Jump to main content

Mock Legal Experiences

The Mock Legal Experiences provided supervised, low-risk mock legal interpreting experiences and observation opportunities to practitioners who completed the Legal Interpreter Training program. The Mock Legal Experiences sought to bring real-world scenarios to participants. The work of an ASL/English interpreter in any setting is complicated, demanding, and requires language fluency and specialized skills. Working in the legal specialty requires additional knowledge of legal discourse, principles, and protocol. Interpreters learning to work in legal settings have very few opportunities to observe interpreted interactions due to the low incidence and geographic spread of deaf individuals who are interacting with the legal system. The curriculum provided a five-week training which included interpreting experience and observation opportunities to increase practical experience in a low-risk setting, to reflect upon interpreting performances, and build confidence in applying the skills, knowledge, and attributes associated with working in court settings.

The mock legal scenarios had two possible participant roles, observer or interpreter.  Both roles were of great importance to this practicum experience. Both observers and interpreters

  1. prepared for their assigned scenario(s)
  2. engaged in facilitated, collegial discussions about the interpreting work
  3. reflected upon their learning experience.

Program Information

  • Program Results

    The Induction program served to increase the quality and quantity of practitioners specializing in legal interpreting.

    Pie chart for overall impact of the Bridge to Practice Program

    Of the 40 participants, 33 participants (82.5%) were Project CLIMB's target audience of Deaf, Coda, & POC.

    Pie chart showing break down of hearing, Coda, & Deaf participants in the Mock Legal Experience

    Of the 40 participants, 20 participants (50%) were Project CLIMB's target audience of Deaf & Coda.

    Pie chart showing break down of white & BIPOC participants in the Mock Legal Experience

    Of the 40 participants, 31 participants (41.3%) were Project CLIMB's target audience of BIPOC.

    The overall design was rooted in the same social constructivist framework as the Legal Interpreter Training and Mentor Training, valuing facilitated peer-based dialogue and scaffolding towards learning.  The interspersed sessions, over the 5-week period, allowed for paced skill development and knowledge building via hands-on application from session to session.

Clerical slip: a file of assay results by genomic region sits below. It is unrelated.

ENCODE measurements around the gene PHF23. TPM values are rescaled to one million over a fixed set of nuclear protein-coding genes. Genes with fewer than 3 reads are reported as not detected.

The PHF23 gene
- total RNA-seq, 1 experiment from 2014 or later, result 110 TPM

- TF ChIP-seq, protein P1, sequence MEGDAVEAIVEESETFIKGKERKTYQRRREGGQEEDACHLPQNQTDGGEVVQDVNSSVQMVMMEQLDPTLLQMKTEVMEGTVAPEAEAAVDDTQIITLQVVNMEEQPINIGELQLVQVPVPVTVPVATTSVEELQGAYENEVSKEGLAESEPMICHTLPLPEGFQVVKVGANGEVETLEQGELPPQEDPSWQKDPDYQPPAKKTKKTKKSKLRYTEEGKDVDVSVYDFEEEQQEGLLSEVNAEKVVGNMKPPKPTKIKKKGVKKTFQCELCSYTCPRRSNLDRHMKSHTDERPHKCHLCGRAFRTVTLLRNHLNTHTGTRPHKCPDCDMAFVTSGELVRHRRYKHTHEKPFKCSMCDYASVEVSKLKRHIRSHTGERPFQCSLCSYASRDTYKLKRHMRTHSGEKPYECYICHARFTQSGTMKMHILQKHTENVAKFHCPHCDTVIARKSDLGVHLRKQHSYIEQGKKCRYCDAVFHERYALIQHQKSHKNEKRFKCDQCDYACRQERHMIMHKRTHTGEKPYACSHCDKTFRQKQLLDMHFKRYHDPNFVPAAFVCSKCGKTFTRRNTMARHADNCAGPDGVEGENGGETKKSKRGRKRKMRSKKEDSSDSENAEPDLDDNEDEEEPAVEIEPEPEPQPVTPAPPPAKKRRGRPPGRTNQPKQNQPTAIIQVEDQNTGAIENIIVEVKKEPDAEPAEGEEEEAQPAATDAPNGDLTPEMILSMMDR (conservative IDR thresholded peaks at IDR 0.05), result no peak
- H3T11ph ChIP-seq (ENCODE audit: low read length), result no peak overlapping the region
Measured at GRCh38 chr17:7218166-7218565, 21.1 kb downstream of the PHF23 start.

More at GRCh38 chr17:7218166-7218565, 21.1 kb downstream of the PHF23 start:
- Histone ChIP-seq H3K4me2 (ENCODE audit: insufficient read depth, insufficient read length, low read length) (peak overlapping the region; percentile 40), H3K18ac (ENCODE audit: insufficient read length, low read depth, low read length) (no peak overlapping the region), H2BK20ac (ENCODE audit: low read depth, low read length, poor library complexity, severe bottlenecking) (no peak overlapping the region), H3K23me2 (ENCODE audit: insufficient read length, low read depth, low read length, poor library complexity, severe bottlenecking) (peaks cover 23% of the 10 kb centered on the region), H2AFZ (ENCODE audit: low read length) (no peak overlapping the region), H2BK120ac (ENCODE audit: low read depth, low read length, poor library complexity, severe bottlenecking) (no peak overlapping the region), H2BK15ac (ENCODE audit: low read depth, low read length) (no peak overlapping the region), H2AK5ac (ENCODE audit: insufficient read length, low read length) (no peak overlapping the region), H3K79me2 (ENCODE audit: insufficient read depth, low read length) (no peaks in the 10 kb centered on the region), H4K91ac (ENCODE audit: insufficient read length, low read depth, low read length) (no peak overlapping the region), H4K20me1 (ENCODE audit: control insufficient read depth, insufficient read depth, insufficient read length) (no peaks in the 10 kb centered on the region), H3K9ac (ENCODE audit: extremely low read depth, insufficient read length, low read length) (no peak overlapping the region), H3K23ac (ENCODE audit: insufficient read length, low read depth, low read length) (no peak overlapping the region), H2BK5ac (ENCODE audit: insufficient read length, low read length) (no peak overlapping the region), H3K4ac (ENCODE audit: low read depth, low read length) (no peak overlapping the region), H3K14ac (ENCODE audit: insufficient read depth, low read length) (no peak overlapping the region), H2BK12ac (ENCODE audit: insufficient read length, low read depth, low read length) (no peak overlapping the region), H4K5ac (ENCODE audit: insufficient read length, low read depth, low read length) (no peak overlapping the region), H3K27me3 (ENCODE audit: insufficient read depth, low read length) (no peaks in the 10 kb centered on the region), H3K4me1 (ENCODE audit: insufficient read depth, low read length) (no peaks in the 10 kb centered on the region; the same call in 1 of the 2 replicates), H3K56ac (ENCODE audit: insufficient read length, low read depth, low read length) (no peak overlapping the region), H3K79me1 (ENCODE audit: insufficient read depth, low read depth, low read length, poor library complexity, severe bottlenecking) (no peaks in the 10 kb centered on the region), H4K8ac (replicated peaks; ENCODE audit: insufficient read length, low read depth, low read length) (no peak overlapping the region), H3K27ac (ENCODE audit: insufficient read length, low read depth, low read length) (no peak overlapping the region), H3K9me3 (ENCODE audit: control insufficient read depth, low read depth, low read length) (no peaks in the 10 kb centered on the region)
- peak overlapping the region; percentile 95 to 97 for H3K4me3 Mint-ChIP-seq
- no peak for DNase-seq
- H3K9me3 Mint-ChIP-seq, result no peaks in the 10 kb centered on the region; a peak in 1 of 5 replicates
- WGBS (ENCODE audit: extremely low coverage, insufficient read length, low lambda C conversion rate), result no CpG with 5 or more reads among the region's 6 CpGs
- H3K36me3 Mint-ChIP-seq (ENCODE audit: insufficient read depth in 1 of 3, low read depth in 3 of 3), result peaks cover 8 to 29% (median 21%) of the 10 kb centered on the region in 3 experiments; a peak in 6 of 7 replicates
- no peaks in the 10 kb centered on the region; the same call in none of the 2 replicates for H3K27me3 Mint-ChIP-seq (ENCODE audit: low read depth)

• Program Map

    The Program Map for the Mock Legal Experiences served as an “at-a-glance” reference guide that participants used to see the overall flow for program's modules.

  • Time Commitment

    The curriculum totaled 25 hours and took practitioners an average of 2-4 hours per mock scenario over the five-week training.

Program Cohort

Project CLIMB recognizes the hard work and dedication of the practitioners who have successfully completed* the Induction program.To search for qualified interpreters, visit the Registry of Interpreters for the Deaf (RID) website.

*Successful completion of this training does not provide endorsement of the participant's language fluency or skills as an interpreter.

Participants (Fall 2021)

by first name; NOTE: 1st column are first names starting with A-C, 2nd column is D-J, 3rd column is L-R, and 4th column is S-Z.

  • Alicia McClurkan
  • Alyssa Kurth
  • Amy Dawson
  • Antonio Goodwin
  • Audrey Ramirez-Loudenback
  • Ben Hall
  • Brenda Lee
  • Bryan Davis
  • Carie Barrett
  • Catherine Eller
  • Cheryl Thomas
  • Chrystal Honorable
  • Churyl Zeviar
  • Donna Walker
  • Eloisa Williams
  • Emily Arriaga
  • Ernest Willman
  • Gloria Vargas
  • Heather Schmerman
  • Heidi Woelbling
  • Jennifer furlano
  • Jennifer Buechner
  • Joanne Smith-Malinka
  • Joe Toledo
  • John Izaguirre
  • Leticia Moran
  • Maurita Villarreal
  • Michael Barrios
  • Mona Mehrpour
  • Naomi Sheneman
  • Pamela Taylor
  • Pauline Ballentine
  • Phyllis Dora Rifkin
  • Rossio Zavala Perez
  • Samantha-Jo Oie
  • Scottie Allen
  • Sharon Lake 
  • Susan Elizabeth Rangel
  • Tara Roth
  • Tiffany Green
  • Tracy Cummins
  • Ty Blake-Holden
  • Veronica Lepore
  • Walter Mathews
  • Zina Egbe

Grant Recognition

The contents of the Project CLIMB website was developed under a grant (#H160D160001) from the Department of Education. The contents do not necessarily represent the policy of the Department of Education. Do not assume endorsement by the Federal government.

As of December 31, 2021, this grant project is no longer active or soliciting applications.
This website will remain available as a resource.

NCRTM logo

The National Clearinghouse of Rehabilitation Training Materials (NCRTM) website is a central portal for accessing archived and new rehabilitation training resources offering search capabilities, a quality rating system, as well as enhanced usability and accessibility.